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Illusionist Distribution, LLC v. Sony Pictures Classics, Inc.

In trademark infringement action, court denies plaintiff’s ex parte application for a temporary restraining order, concluding that plaintiff is unlikely to establish a protectable trademark for its motion picture “The Illusionist” or any likelihood of confusion.

Plaintiff Illusionist Distribution, LLC, the exclusive owner of the worldwide copyrights and unregistered trademarks to the 2006 motion picture “The Illusionist,” sued defendants Sony Pictures Classics, Inc. and Pathé Distribution S.A.S., the distributors of an animated motion picture also called “The Illusionist,” for trademark infringement.

The plaintiff filed an ex parte application for a temporary restraining order. In that application, the plaintiff argued that the defendants’ promotion, marketing, distribution, and release of their animated motion picture constituted trademark infringement. The court disagreed.

A plaintiff seeking injunctive relief must show that (1) it is likely to succeed on the merits; (2) it is likely to suffer irreparable harm in the absence of preliminary relief; (3) the balance of equities tips in its favor; and (4) an injunction is in the public interest. The court determined that plaintiff failed to demonstrate a likelihood of success on the merits.

The court began by noting that because plaintiff had not registered “The Illusionist” with the USPTO, plaintiff could only establish a protectable interest if its mark were sufficiently distinctive or had acquired secondary meaning in the market. Acknowledging that “The Illusionist” was a descriptive mark, the plaintiff sought to establish secondary meaning through evidence that it had spent nearly $30 million to market and advertise “The Illusionist” during its theatrical and DVD release windows. The court found this evidence to be insufficient. The court wrote, a “large expenditure of money . . . does not in itself create legally protectable rights.”

Turning to the likelihood of confusion prong of its analysis, the court applied the so-called Sleekcraft factors, outlined by the Ninth Circuit in AMF Inc. v. Sleekcraft Boats, 599 F.2d 341 (9th Cir. 1979). Although the court acknowledged that the marks at issue were identical, the court nevertheless concluded that the plaintiff’s mark was “weak.” A multitude of other works with the title “Illusionist” contributed to that conclusion. The court found that this weakness, coupled with differences in the two works’ setting, plot, and intended audiences, prevented any likelihood of consumer confusion. Among other things, the court observed that the plaintiff’s motion picture is based on a 1989 short story written by Pulitzer prize-winning novelist Steven Millhauser and takes place in early twentieth century Vienna, while the defendants’ motion picture is an animated art film based on a screenplay written in the 1950s by famed French mime, actor, and film director Jacques Tati, and is set in Scotland in the 1950s.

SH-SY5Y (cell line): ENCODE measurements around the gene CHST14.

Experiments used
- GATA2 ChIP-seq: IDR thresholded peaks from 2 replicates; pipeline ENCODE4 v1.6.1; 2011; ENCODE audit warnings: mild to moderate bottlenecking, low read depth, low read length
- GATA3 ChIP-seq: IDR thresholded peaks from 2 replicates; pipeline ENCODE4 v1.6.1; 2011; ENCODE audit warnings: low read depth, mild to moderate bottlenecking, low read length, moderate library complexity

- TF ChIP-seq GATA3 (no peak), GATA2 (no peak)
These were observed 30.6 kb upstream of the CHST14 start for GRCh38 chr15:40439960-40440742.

In addition, the court found that the defendants had a strong First Amendment defense based on Rogers v. Grimaldi, 875 F.2d 994 (2d Cir. 1989). Under the Rogers’s test, later adopted by the Ninth Circuit, the Lanham Act only applies to the title or other aspect of an artistic work where the public interest in avoiding confusion outweighs the public interest in free expression. That balance is struck through application of the artistic relevance test. Under that test, the artistic use of a trademark is permitted where it has some artistic relevance to the work at issue and does not explicitly mislead as to the source or content of the work. In this case, the court concluded that the defendants used the title “The Illusionist” to describe the main character of the film, and that it thus had artistic relevance to that film. The court also concluded that the title of the defendants’ motion picture did nothing to mislead as to the source of the work.

Finally, the court found that the balance of hardships favored defendants. After noting that the plaintiff was attempting to protect the remaining revenue streams of a nearly five-year-old film from unlikely confusion, the court concluded that an injunction would cause irreparable damage to the prospects of the defendants’ motion picture. The court observed that any delay of the release of the defendants’ film would jeopardize the film’s chances for year-end awards consideration, which consideration can often significantly increase box office receipts.

Accordingly, the court denied plaintiff’s ex parte application. Following the court’s denial of plaintiff’s application for a temporary restraining order, on November 23, 2010, the parties filed a stipulation for dismissal of the entire action.